Baraboo will ban smoking and vaping — but not smokeless tobacco — from city parks.
The city also will pursue grant funding to pay for Lake Street repairs.
On Tuesday the Common Council voted 6-1 to ban smoking and vaping, but allow the use of smokeless tobacco, in parks and on the Baraboo Riverwalk. During a first reading of proposed changes to park rules last month, the council voted to ban all tobacco use. But council member Scott Sloan moved to allow smokeless tobacco, also known as chewing tobacco, because it doesn’t affect other park users.
“Smoke enters other people’s personal space,” he said.
Plus, detecting smokeless tobacco would be difficult, creating enforcement challenges. The city already outlaws spitting.
Council member Heather Kierzek proposed returning the change to the Parks Commission for further review.
“I’m concerned about the ability to enforce the amendment equitably across the community,” Kierzek said.
Her motion to return the proposed ordinance change to committee failed 2-5, with only her and council member Dennis Thurow voting for it.
The Parks Commission had recommended banning smoking at the Ochsner Park Zoo, but Sloan recommended expanding the restriction, saying human health should be just as important as animal health.
“I don’t feel smoking is anyone’s right,” he said.
The council also granted final approval, by unanimous vote, to rules for alcohol consumption in parks. Alcohol now will be outlawed at several parks (Campbell Park, Hackett Hollow Conservancy, Nanny Park, the Riverwalk and the dog park). Beer and wine consumption will be allowed at other city parks. City leaders wanted to crack down on problem drinking at some parks without preventing residents from enjoying adult beverages at family reunions.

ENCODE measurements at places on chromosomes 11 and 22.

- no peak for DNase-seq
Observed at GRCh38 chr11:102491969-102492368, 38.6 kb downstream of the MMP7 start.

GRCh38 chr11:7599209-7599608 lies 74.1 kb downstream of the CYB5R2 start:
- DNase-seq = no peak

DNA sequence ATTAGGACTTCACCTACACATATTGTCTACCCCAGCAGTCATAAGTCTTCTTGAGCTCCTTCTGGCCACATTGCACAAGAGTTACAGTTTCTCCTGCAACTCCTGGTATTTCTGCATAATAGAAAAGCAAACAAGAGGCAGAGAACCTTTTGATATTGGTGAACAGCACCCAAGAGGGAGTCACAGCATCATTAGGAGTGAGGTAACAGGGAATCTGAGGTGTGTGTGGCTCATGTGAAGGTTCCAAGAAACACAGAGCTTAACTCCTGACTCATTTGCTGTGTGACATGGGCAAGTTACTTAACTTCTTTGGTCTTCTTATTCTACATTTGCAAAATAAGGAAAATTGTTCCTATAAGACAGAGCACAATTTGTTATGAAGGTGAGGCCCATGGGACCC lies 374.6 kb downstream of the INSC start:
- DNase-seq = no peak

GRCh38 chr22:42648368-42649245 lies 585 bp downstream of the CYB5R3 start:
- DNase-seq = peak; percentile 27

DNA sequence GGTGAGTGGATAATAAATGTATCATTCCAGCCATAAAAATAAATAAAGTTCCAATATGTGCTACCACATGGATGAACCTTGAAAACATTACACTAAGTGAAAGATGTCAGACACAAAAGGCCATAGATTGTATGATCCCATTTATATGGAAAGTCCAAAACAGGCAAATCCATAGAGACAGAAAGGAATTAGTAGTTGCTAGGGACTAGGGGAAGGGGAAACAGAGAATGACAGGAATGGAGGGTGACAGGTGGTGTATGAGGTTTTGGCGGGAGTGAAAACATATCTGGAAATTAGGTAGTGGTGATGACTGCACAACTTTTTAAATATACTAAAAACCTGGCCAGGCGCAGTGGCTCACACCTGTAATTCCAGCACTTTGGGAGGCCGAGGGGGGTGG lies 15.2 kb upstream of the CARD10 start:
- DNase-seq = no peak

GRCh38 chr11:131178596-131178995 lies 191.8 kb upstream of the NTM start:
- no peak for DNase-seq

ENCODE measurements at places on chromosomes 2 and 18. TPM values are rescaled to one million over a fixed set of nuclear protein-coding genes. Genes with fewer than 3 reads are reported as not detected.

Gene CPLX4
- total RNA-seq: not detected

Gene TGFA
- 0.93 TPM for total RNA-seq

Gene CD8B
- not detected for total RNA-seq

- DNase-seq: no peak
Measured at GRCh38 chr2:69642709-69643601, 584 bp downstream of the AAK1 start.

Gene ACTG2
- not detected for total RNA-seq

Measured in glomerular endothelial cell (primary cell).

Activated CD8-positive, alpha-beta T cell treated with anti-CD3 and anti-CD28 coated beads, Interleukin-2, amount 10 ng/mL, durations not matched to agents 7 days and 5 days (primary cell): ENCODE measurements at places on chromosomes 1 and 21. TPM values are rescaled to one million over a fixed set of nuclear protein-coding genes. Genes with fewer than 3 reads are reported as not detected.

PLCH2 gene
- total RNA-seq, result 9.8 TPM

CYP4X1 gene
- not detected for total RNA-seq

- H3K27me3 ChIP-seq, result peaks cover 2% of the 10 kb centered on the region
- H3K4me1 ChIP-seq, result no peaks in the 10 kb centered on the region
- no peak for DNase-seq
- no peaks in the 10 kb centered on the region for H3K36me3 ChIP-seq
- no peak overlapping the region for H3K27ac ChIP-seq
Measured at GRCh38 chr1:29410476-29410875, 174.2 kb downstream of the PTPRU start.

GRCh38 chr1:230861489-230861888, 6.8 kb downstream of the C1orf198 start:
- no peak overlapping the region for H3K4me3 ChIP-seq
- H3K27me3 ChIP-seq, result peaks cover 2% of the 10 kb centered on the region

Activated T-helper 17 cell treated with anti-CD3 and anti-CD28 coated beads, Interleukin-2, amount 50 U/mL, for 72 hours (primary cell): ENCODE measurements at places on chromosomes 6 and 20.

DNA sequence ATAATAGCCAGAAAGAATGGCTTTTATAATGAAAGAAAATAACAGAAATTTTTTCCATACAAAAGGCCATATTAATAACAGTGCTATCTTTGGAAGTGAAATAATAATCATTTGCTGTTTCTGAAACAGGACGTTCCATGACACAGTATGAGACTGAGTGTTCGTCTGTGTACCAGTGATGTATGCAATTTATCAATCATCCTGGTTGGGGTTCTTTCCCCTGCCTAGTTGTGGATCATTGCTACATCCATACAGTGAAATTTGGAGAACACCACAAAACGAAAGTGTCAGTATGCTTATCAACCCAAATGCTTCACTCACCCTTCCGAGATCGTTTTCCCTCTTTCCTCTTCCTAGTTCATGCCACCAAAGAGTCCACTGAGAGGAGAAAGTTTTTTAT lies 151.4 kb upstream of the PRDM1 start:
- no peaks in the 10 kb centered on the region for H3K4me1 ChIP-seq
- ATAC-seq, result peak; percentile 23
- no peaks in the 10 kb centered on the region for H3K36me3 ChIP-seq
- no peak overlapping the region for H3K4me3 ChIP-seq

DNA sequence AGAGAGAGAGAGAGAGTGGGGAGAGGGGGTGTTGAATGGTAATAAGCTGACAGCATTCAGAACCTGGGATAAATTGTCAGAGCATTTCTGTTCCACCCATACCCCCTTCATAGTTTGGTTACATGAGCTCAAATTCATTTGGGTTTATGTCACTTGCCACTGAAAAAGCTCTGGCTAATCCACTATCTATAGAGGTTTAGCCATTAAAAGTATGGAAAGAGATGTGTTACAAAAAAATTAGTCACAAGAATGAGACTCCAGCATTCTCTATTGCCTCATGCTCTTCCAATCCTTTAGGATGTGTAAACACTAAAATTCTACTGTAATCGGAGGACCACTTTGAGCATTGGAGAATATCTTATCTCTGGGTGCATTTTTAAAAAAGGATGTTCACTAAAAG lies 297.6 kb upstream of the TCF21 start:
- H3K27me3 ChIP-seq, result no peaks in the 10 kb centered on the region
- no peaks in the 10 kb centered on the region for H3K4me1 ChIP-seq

Also Tuesday, the council voted 7-0 to pursue grant funding to make long-awaited repairs to pockmarked Lake Street on the south side.
Accessing about $800,000 from a state revolving loan fund for infrastructure work required the city declaring the 82-home neighborhood blighted through the U.S. Department of Housing and Urban Development.
“Those are HUD’s terms, not ours,” City Engineer Tom Pinion said.
Affected residents initially questioned the designation, fearing it might hurt property values. The homes lie along Lake between Maple Street and Inverness Terrace Court. Pinion said a neighborhood meeting held this week alleviated such concerns.
“That went a long way to dispel those myths that were circulating,” he said.
City leaders said the imminent closing of a state Community Development Block Grant program, in which the city had $800,000 tied up in a revolving loan fund, presented an opportunity to secure aid. The state would give the city that money in grant form.